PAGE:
18/02/2008 - Results - 1st round
Outgoing President Tassos Papadopoulos (Democratic Party DIKO) came third in the first round of the presidential election in Cyprus on 17th February winning 31.7% of the vote. Therefore he will not be taking part in the second round on 24th February which will witness a confrontation between Ioannis Kasoulides (Democratic Rally DISY), who won 33.51% of the vote and Demetris Christofias (Progressive Party of the Working People AKEL) who won 33.29% of the vote. The other six candidates won under 1% of the votes each.
The turn out rate in Cyprus, where it is obligatory to vote, rose to 89.42%, an almost identical figure to that recorded in the first round of the previous presidential election on 16th February 2003 (-1.1 point). Several thousand Cypriots living abroad, many of whom are students, representing 4% of all voters, benefited from a free flight back home to vote. Likewise the authorities established a special service to help Greek Cypriots living in the Northern part of the island to fulfil their civic duty: voters in Nicosia were driven in Red Cross vehicles to polling stations that were specially equipped for them. They were then offered lunch.
The expulsion of the outgoing President in the first round was a surprise even though the polls had forecast that the three main candidates would be running neck and neck. The man who stood as the defender of the Greek Cypriot cause and who called on voters to provide him with a new five year term in office in order to send out a clear message to say that the Cypriots did not regret having rejected the 2004 UN peace plan for the reunification of the country was therefore dismissed.
"It is very important for this message to be sent in Cyprus and abroad: the Cypriot people is the only master of its fate," declared Tassos Papadopoulos on 15th February. "Today Cyprus is stronger than it was before, its future is in our hands and with the people's help I hope that we can find the solution we want and deserve," he stressed on the day before the election. Tassos Papadopoulos focussed his electoral campaign on socio-economic problems but as each time in Cyprus the reunification of the island lay at the heart of the debate. "The people has judged and chosen. I respect that choice. My thoughts, my decisions and my acts have always been driven by my love for this country and its people," he declared on the announcement of the results.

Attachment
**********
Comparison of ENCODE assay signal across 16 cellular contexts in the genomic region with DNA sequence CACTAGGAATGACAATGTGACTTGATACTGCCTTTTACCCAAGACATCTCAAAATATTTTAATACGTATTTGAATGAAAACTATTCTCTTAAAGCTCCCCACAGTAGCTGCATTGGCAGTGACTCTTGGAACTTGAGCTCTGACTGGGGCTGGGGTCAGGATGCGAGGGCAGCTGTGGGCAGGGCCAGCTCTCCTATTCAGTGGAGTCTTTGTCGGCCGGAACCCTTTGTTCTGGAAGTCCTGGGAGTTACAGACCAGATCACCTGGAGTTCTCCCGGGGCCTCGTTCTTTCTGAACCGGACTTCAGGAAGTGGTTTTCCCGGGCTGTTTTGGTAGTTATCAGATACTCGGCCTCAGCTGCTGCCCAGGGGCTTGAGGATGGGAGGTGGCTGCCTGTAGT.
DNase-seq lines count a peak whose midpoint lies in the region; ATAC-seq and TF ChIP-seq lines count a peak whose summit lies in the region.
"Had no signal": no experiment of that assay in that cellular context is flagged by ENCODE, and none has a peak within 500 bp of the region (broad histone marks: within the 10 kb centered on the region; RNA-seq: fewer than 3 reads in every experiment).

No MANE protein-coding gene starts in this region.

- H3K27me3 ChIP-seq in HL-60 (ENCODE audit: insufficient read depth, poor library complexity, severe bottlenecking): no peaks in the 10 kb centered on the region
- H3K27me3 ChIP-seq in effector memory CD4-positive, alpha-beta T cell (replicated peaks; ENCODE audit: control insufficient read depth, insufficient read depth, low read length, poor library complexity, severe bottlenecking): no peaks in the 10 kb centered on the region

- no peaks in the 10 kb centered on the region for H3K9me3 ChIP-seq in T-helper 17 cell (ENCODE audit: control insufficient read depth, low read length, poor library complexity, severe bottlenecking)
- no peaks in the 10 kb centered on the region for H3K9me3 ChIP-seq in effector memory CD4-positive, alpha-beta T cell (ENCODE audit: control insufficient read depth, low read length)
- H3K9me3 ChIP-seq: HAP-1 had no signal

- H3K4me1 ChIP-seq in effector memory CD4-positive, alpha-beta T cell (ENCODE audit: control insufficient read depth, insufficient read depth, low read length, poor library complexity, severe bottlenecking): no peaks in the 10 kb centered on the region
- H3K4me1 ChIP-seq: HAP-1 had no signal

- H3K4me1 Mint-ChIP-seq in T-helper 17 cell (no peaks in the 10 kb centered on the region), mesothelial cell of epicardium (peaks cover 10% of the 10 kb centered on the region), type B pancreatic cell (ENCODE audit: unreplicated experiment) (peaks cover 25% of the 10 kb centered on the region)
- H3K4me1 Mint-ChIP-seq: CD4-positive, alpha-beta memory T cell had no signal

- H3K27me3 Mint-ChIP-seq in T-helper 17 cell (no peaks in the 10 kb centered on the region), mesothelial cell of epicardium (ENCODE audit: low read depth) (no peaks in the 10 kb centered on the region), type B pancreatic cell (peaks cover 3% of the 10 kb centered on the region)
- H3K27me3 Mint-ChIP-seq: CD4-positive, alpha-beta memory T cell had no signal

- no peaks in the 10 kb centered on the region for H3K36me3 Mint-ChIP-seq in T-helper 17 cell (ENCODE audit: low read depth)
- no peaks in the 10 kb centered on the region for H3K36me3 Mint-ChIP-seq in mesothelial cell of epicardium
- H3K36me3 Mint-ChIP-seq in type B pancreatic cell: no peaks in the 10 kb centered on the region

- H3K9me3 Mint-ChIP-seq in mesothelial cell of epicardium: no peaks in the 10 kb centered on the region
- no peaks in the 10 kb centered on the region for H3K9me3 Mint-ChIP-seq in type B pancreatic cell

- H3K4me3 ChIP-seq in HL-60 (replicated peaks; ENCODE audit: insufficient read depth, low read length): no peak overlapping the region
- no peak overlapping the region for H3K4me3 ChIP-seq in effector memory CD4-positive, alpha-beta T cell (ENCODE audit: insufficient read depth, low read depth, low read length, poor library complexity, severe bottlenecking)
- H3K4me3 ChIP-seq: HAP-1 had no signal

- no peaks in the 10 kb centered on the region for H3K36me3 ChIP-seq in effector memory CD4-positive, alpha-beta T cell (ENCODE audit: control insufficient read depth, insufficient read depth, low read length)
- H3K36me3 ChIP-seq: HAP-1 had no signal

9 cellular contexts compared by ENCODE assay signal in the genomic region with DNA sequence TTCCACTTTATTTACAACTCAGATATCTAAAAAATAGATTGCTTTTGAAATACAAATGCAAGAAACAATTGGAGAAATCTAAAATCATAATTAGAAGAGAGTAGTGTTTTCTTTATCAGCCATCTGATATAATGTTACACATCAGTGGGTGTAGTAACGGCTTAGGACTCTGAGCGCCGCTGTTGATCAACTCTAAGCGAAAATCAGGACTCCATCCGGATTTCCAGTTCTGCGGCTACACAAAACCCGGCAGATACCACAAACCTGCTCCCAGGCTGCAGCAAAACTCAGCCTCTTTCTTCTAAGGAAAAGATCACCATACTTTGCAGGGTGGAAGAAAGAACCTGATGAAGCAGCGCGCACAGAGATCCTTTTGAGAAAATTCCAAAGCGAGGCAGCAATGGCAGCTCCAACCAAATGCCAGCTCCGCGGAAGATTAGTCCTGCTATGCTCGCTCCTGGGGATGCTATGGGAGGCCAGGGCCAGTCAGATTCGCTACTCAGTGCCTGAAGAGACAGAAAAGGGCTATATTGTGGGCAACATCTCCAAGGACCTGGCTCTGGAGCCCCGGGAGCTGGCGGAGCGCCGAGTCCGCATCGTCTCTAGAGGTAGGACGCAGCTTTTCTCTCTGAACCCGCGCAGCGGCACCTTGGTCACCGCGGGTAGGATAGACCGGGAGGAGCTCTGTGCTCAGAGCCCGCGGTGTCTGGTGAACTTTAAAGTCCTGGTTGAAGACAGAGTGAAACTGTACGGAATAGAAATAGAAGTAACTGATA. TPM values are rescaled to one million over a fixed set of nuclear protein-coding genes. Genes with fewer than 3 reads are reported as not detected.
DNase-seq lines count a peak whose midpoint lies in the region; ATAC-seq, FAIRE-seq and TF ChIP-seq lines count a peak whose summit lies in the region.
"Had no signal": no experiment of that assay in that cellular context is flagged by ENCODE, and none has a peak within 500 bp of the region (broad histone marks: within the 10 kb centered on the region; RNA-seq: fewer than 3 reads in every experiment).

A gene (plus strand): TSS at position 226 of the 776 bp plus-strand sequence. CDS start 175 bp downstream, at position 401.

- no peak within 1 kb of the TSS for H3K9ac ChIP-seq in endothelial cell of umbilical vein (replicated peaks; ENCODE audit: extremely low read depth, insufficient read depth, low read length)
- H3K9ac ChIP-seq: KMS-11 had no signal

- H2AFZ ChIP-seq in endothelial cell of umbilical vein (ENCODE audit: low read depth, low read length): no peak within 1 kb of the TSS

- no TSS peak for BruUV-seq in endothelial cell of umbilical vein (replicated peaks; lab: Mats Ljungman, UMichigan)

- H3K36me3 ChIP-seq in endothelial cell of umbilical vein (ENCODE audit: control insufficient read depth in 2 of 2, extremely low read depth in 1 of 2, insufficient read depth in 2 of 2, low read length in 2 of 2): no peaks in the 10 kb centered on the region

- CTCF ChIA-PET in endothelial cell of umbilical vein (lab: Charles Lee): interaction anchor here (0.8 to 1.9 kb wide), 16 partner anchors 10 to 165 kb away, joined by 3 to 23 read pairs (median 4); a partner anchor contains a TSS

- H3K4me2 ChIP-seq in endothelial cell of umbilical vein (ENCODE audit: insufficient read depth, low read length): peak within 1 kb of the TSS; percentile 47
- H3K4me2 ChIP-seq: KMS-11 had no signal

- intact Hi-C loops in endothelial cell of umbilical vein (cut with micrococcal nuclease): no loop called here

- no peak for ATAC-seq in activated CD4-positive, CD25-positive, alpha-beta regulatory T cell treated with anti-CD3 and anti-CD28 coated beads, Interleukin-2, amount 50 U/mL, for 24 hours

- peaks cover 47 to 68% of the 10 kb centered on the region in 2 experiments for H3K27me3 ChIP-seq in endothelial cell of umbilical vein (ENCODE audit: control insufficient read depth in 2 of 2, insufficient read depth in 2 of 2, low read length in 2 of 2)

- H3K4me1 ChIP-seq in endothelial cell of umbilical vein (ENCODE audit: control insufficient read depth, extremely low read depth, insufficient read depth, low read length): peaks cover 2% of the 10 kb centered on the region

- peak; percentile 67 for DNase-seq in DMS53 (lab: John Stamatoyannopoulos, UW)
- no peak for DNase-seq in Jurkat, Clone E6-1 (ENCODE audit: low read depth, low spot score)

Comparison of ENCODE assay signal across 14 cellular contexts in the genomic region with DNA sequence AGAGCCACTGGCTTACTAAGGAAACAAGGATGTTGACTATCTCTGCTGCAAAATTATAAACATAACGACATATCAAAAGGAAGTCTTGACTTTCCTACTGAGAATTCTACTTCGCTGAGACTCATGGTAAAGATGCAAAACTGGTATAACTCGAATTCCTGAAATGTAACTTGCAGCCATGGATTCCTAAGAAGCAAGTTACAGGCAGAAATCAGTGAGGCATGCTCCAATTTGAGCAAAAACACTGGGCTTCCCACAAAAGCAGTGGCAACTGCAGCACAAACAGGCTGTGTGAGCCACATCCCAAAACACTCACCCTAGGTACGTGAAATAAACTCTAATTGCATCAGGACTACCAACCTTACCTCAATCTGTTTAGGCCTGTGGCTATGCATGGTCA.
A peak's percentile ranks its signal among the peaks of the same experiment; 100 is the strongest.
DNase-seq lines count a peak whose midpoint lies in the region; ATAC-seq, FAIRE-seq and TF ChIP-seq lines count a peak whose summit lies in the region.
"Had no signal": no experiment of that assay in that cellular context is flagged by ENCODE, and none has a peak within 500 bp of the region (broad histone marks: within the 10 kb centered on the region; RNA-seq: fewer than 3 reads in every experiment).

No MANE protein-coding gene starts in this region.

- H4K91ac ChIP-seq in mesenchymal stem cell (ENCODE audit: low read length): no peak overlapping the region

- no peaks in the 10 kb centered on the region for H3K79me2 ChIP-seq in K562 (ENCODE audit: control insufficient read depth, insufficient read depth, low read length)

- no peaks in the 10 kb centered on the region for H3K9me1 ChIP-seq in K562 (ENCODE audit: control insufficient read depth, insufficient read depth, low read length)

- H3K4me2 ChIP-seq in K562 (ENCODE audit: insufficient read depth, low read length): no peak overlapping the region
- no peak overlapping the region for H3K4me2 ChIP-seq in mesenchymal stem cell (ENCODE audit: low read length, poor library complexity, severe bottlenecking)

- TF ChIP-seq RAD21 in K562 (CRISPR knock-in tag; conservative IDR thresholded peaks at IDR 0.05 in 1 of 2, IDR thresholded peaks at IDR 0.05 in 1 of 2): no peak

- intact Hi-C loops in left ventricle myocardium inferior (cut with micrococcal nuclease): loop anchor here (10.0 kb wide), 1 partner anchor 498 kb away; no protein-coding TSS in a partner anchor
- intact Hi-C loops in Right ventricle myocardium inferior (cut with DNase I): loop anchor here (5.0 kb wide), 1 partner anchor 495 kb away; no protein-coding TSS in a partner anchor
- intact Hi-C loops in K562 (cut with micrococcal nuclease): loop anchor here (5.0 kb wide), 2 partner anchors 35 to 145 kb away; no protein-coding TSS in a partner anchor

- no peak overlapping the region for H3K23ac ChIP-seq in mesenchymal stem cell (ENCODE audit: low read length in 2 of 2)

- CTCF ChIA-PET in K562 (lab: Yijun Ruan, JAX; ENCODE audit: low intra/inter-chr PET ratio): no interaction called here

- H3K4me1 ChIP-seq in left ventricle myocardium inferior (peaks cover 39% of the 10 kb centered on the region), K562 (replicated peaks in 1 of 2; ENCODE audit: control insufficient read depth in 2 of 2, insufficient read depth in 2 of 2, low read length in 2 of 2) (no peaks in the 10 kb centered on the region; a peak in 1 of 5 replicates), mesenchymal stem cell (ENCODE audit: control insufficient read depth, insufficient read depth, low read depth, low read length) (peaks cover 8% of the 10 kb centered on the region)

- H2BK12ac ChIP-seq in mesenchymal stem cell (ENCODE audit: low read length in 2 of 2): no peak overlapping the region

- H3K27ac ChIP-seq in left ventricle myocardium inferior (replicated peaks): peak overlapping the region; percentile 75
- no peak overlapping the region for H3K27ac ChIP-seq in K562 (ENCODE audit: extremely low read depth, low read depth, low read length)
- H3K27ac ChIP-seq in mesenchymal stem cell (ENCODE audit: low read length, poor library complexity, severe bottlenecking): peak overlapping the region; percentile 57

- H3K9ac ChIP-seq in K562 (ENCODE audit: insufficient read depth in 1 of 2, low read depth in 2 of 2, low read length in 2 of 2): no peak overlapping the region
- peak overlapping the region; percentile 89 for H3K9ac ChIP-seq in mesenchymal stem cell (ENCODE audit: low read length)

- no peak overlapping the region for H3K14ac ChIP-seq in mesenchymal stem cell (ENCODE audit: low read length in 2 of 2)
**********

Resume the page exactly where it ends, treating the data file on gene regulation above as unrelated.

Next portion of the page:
"The dismissal of an intransigent party should accelerate the start of the negotiation process," commented Hasan Ercakika, spokesperson of the Turkish Cypriot administration when he learnt of the expulsion of Tassos Papadopoulos.
The two candidates who came out ahead are calling for an opening towards the Turkish community.
Former Foreign Minister (1997-2003) in the Glafcos Clerides government and present MEP Ioannis Kasoulides stands as the candidate for the young and movement; he is promising the Cypriots a "new start". "It is the first time we are voting after Cyprus joined the European Union. We want our country to be modern, for its citizens to be respected; we want to put an end to the island's occupation by the Turkish troops." Ioannis Kasoulidès, came out ahead and is the only one of the three main candidates to have called to vote "yes" in the referendum on 24th April 2004 on the future of the island during which 75.83% of the Greek Cypriots rejected the peace plan put forward by the UN.
"The time has come for all of those who believe that Cyprus must become a modern, European State to meet and to rise above what divided the people of Cyprus, notably over the last few years and for us to remember our fundamental values. We have taken a first step towards the future, towards the future we deserve, the future we are dreaming of. Now we can take another final step," declared Ioannis Kasoulidès when the results were announced. During the electoral campaign he said that if he won he would travel to the Turkish part of the island on 25th February to meet the Turkish President of Northern Cyprus, Mehmet Ali Talat (Republican Turkish Party CTP). He said that he wanted the UN to stand down and leave the two sides – Greek and Turkish – to negotiate on their own. For its part the UN has said that there will not be another initiative on its part since it wants both sides to assume their responsibilities.
Demetris Christofias, the first leader in the history of the Progressive Party of the Working People to run in the Presidential election, says he is able to "bring the Greek and Turkish communities of the island together." "It is our aim to reunify this proud people, the Greek and Turkish Cypriots, to guarantee the respect of Human Rights and freedom and to build a happy country together," he declared.
Indeed the Cypriots seem to have seen that inertia can make a situation even more difficult and have shown their fears that as time passes (the island has been divided for nearly 34 years), division will be the only possible solution.
"If you want to find a political message in this first round, 65% of the Greek Cypriots voted for candidates who are clearly in favour of a solution," stressed Hubert Faustmann when the first results were announced. "The Greek Cypriots have returned to the negotiation table," he said enthusiastically. All diplomats are forecasting a new round of negotiations between the two parts of the island before the end of the year and this, whoever wins the election on 24th February.
The way Tassos Papadopoulos supporters cast their vote will be the decisive element in the second round between Ioannis Kasoulides – a liberal, and a communist, Demetris Christofias.
The President who is elected on 24th February next will be sworn in four days later on 28th February.
Results of the 1st Round of the Presidential election on 17th February 2008 in Cyprus
Turn out: 89.42% (it is obligatory to vote in Cyprus)